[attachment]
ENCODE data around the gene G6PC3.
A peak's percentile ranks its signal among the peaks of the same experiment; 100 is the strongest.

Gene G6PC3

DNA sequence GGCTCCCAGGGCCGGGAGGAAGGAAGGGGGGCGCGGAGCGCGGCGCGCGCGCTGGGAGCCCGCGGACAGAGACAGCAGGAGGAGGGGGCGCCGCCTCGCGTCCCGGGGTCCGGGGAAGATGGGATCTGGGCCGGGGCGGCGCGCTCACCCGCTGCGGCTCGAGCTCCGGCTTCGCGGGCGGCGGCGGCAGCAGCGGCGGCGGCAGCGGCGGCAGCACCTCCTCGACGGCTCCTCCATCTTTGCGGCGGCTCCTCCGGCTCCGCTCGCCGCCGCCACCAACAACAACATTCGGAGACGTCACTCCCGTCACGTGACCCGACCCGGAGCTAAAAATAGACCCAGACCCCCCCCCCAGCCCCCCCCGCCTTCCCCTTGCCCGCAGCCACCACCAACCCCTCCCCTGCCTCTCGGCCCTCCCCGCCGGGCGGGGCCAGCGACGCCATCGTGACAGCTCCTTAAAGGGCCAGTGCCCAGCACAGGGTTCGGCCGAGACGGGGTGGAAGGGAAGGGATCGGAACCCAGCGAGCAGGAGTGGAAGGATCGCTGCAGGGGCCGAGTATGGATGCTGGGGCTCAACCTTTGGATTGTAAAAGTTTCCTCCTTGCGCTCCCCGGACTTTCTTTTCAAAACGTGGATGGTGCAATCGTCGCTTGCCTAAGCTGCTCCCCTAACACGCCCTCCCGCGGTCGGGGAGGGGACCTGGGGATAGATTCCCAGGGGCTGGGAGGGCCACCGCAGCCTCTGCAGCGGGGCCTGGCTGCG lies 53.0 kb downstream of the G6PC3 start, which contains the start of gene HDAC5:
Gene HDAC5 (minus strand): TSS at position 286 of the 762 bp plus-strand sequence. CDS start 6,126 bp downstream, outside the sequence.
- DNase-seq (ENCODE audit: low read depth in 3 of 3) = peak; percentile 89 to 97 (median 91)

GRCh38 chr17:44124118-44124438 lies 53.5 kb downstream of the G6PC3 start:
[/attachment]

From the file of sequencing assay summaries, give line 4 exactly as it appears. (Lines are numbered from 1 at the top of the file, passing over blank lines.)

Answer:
DNA sequence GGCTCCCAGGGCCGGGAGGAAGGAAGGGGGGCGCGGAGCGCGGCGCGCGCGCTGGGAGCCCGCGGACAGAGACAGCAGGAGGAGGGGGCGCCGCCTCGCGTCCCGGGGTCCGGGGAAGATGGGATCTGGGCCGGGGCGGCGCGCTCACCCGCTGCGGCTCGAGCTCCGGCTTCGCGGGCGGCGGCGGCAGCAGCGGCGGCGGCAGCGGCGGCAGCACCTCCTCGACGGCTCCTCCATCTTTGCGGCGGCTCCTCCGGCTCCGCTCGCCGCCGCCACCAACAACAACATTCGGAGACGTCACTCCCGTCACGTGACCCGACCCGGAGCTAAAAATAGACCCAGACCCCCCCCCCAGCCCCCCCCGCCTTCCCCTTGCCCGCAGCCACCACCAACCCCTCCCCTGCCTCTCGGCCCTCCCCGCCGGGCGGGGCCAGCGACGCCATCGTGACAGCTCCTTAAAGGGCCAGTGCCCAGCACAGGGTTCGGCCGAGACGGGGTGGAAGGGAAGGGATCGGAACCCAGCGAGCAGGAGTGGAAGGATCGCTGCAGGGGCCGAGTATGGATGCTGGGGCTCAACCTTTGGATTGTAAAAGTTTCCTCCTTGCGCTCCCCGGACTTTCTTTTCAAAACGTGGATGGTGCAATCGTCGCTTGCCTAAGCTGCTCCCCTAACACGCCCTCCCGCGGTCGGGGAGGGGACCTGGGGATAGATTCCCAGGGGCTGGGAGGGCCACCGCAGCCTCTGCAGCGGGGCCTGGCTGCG lies 53.0 kb downstream of the G6PC3 start, which contains the start of gene HDAC5: